Note: Type-Cincinnatian Triarthrus specimens that were previously assigned to T. eatoni (Hall) were recently assigned to T. beckii (Green) by Kim et al., 2009
Map point data provided by iDigBio.
- C1 Sequence (Clays Ferry/Kope: Southgate, Economy/Fulton)
Identification in Hand Sample
- Narrow with a long thorax.
- Pygidium small.
- Notable feature on the cephalon is the presence of a series of glabellar furrows.
- Eyes are slender, and difficult to discern except on well preserved specimens.
- Commonly found preserved by pyritization, which allows for detailed analysis.
Triarthrus beckii (eatoni) from Hudson River Shale, New York (CMCIP 17753), Utica Black Slate, New York (CMCIP 17751)
Kim et al. (2009):
- Finally, we also include two populations of the closely similar, younger species Triarthrus eatoni from Ontario. These specimens provide additional context in which to gauge the variation among our T. beckii collections. This youngest olenid differs from T. beckii primarily in having relatively larger eyes that extend farther toward the back of the cranidium (Ludvigsen & Tuffnell 1983, 1994). Cisne et al. (1980) referred their Mohawk Valley material to both of these Triarthrus species, however, Ludvigsen & Tuffnell (1983, 1994) concluded that all of the Triarthrus specimens from Utica Shale of New York state studied by Whittington (1957) and Cisne et al. (1980) should be included in T. beckii. Our results (described below) support this conclusion. Similarly, our work suggests that the Triarthrus specimens that occur in the lower Kope Formation of Ohio and Kentucky (Ross 1979) should be included within T. beckii. All exhibit a continuous range of morphologic variation that is consistent with genetic continuity among the populations and contradicts their separation into morphologically distinct species.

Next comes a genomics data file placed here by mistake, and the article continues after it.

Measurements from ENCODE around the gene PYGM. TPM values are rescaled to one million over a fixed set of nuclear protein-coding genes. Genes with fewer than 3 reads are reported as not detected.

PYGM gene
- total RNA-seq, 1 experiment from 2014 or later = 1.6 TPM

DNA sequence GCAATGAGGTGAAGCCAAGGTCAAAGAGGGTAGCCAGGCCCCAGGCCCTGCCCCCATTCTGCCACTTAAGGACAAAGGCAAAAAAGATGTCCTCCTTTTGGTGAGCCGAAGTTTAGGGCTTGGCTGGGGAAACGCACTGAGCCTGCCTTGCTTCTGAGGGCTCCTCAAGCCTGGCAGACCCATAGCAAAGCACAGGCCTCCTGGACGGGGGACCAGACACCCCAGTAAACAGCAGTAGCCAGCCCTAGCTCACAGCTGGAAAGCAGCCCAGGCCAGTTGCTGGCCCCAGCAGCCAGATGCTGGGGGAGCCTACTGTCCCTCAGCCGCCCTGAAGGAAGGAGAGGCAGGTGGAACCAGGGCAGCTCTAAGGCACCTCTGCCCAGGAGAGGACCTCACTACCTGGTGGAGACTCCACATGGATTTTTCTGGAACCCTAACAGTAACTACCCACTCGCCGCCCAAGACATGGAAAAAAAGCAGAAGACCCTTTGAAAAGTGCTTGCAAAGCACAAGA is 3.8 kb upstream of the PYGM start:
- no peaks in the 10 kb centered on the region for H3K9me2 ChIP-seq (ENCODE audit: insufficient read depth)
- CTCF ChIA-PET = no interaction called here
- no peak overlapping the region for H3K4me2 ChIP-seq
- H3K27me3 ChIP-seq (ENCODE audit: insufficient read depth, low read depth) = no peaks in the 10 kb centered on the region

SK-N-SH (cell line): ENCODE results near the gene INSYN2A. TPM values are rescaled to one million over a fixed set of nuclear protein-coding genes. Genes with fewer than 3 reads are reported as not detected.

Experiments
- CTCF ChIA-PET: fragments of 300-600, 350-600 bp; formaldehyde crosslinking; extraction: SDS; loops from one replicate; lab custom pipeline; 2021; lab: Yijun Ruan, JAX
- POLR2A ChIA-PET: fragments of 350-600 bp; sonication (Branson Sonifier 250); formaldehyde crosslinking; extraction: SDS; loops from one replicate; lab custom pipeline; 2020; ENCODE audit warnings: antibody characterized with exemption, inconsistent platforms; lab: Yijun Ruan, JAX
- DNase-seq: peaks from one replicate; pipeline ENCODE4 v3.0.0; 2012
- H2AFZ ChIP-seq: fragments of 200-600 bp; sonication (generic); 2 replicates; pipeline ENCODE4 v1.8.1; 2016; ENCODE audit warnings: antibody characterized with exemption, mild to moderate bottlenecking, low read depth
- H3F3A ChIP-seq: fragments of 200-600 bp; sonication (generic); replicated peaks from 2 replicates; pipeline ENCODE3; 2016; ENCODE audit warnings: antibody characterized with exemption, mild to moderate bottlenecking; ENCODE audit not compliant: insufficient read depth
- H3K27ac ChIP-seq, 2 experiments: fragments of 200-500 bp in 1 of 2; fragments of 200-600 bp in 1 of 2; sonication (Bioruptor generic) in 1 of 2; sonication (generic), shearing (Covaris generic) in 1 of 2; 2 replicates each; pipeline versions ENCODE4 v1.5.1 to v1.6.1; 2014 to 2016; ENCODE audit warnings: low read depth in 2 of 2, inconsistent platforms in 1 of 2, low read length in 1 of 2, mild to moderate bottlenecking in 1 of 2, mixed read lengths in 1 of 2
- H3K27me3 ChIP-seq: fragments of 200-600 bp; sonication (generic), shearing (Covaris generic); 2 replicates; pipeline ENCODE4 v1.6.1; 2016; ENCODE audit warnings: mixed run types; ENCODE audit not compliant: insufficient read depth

- Triarthris eatoni is common in the Frankfort Shale and elsewhere in Upper Ordovician rocks of the Appalachian region. Adults (Fig. 1), which show no obvious indications of sexual dimorphism, were epifaunal deposit feeders (Cisne, in press). They may have moved over the surface of the sediment and swam about near the bottom. Except perhaps for its long legs and narrow pleural regions, Triarthrus eatoni is like most other trilobites. But because the morphology of trilobites, apart from that of their dorsal exoskeletons, is so incompletely known, it is difficult to say how typical this or most other trilobites might actually be. Triarthrus was a cosmopolitan genus in later Ordovician marine environments and is particularly associated with deep water habitats. It is the last genus of the superfamily Olenacea, a group especially common in Upper Cambrian and Lower Ordovician rocks.